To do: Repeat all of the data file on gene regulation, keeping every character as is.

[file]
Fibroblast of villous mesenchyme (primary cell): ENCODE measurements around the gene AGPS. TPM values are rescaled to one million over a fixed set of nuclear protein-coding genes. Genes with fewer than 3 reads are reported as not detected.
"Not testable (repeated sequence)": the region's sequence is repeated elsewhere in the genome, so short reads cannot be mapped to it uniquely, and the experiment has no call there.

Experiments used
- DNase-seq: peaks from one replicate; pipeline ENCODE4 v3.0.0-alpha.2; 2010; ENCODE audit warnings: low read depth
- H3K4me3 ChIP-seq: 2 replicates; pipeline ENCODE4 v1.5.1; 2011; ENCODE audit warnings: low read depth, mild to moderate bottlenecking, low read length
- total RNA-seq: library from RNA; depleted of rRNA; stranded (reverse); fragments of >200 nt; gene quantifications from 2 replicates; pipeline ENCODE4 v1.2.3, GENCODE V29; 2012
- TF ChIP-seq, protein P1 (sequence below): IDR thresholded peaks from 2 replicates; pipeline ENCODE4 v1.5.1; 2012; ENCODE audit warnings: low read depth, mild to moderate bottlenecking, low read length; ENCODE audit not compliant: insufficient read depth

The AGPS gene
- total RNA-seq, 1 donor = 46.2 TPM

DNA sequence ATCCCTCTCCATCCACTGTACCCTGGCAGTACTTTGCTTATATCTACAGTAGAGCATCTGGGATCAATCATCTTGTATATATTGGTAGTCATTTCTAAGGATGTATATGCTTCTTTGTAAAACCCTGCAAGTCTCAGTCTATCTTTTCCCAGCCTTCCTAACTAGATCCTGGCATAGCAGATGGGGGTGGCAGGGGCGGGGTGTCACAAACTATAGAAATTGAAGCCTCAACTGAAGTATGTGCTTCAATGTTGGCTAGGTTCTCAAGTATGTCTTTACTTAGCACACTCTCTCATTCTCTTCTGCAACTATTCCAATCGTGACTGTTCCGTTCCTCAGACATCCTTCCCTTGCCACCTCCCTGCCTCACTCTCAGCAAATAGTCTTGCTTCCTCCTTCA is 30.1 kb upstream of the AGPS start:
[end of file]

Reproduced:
Fibroblast of villous mesenchyme (primary cell): ENCODE measurements around the gene AGPS. TPM values are rescaled to one million over a fixed set of nuclear protein-coding genes. Genes with fewer than 3 reads are reported as not detected.
"Not testable (repeated sequence)": the region's sequence is repeated elsewhere in the genome, so short reads cannot be mapped to it uniquely, and the experiment has no call there.

Experiments used
- DNase-seq: peaks from one replicate; pipeline ENCODE4 v3.0.0-alpha.2; 2010; ENCODE audit warnings: low read depth
- H3K4me3 ChIP-seq: 2 replicates; pipeline ENCODE4 v1.5.1; 2011; ENCODE audit warnings: low read depth, mild to moderate bottlenecking, low read length
- total RNA-seq: library from RNA; depleted of rRNA; stranded (reverse); fragments of >200 nt; gene quantifications from 2 replicates; pipeline ENCODE4 v1.2.3, GENCODE V29; 2012
- TF ChIP-seq, protein P1 (sequence below): IDR thresholded peaks from 2 replicates; pipeline ENCODE4 v1.5.1; 2012; ENCODE audit warnings: low read depth, mild to moderate bottlenecking, low read length; ENCODE audit not compliant: insufficient read depth

The AGPS gene
- total RNA-seq, 1 donor = 46.2 TPM

DNA sequence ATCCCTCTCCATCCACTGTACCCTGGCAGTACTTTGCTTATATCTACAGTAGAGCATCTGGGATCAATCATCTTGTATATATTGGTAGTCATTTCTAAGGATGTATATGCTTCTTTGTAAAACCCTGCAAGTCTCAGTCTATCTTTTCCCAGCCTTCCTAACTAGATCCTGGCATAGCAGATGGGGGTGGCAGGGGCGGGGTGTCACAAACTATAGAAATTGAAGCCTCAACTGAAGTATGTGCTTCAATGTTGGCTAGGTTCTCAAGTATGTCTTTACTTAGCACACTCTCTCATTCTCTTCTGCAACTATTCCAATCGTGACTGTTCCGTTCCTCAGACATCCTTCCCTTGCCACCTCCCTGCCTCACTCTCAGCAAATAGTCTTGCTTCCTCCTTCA is 30.1 kb upstream of the AGPS start: